Many spouses complain they are unappreciated. But when they are omitted from a deceased partner's estate plan, their complaints don't just echo in the kitchen. They are also heard at the courthouse.
Consider the case of Ted Will, a divorced father of five who executed an estate plan that included a will and trust to protect his estate for his children.
Years later, at the ripe old age of 81, Ted became reacquainted with his high school sweetheart, 80-year-old Gertrude Fochs, who was also divorced with five children. They fell in love and decided to get married. But Gertrude suffered from lung cancer, and they expected she would never survive Ted.
Shortly before the wedding, the couple met with Ted's attorney to discuss a prenuptial agreement stating that each spouse waived the right to inherit from the other. Gertrude, who knew Ted's estate was substantial, later described the agreement as "he keeps his assets, I keep mine." Ted's attorney explained the agreement to Gertrude and offered to obtain independent counsel for her at Ted's expense, but she declined the offer. Ted and Gertrude signed the agreement and were married the following day.
Two years later Ted died unexpectedly, leaving Gertrude as the surprise survivor of their marriage. He never amended his existing will and trust, nor did he execute a new will after marrying Gertrude. Instead, he relied on the prenuptial agreement.
What Ted didn't count on was Gertrude's change of heart. Despite her purported waiver of rights, she petitioned for a share of her husband's estate (Estate of Will,
170 Cal. App. 4th 902 (2009)). This raised two issues: whether Gertrude was indeed an "omitted spouse" under the Probate Code (see Cal. Prob. Code § 21610),
and whether the waiver contained in the prenuptial agreement would stand up against a Family Code provision that crimps enforceability of such agreements (see Cal. Fam. Code § 1615).
Shares for Forgotten Spouses
Section 21610 of the California Probate Code protects a spouse who is not mentioned in estate planning documents executed prior to the marriage. The statute gives the omitted spouse a statutory share of the estate, but not if (1) the decedent's estate plan specifically disinherits the spouse, (2) the spouse receives assets outside the estate, or (3) the spouse executes a valid waiver.
Gertrude contended that her waiver did not comply with Family Code section 1615, which nullifies prenuptial waivers that do not follow certain strict procedures. Among other things, the section requires a seven-day waiting period, and the person waiving rights must have the opportunity to be represented by counsel. Furthermore, an unrepresented person must receive a separate document explaining the rights being waived. (See
Cal. Fam. Code § 1615.)
Gertrude's waiver did not meet the Family Code requirements, but that fact did not stop the court of appeal from upholding Ted's clear intention, to which Gertrude had acceded prior to their marriage. The court relied on a series of Probate Code sections that allow for a written waiver of inheritance rights if, at the time of signing, the waiver makes a fair and reasonable disposition of the surviving spouse's rights. Alternatively, the code allows a written waiver if the surviving spouse had adequate knowledge of the decedent's property and there was no violation of a fiduciary duty owed to the affected spouse. (See Cal. Prob. Code §§ 140?147.)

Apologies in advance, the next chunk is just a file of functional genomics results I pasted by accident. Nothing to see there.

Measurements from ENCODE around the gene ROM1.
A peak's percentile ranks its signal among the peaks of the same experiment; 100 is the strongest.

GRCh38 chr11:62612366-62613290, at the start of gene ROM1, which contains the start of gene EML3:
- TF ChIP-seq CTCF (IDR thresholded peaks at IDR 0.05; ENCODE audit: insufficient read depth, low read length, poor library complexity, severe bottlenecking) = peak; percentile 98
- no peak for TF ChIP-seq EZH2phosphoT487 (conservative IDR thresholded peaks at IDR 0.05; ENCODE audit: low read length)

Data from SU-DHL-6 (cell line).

In Estate of Will,
the specific Probate Code waiver rules trumped the prenuptial requirements of the Family Code.
Justice Arthur Gilbert wrote that "[i]n probate matters, justice can be illusive, if not absent. ... But in the case we decide here, the Probate Code itself gives the probate judge discretion to reach a fair result." With respect to Ted Will's love for Gertrude during her dying days, followed by Gertrude's change of heart on her waiver, he continued, "A good deed finds its reward, not its punishment." (170 Cal. App. 4th at 904.)
The court simply refused to let Gertrude go back on her word. Yet the essential lesson to be gleaned from Estate of Will
is not that justice prevailed. Rather, it is that life-cycle events?such as marriage, childbirth, divorce, or death of a loved one?should trigger a reexamination of a person's estate plan, if not an amendment of key documents. Had Ted amended his will and trust to disinherit Gertrude, she would have had no case.
Sadly for Ted's family, where there was a will (that was not amended) there was a way to stir up litigation. A few dollars spent with an experienced estate planner at the time of the marriage would have saved Ted's family the money it spent on protracted probate litigation after his death.
Michelle Lerman is a partner at Lerman Law Partners in San Rafael, where she is a certified specialist in estate planning, trust, and probate law.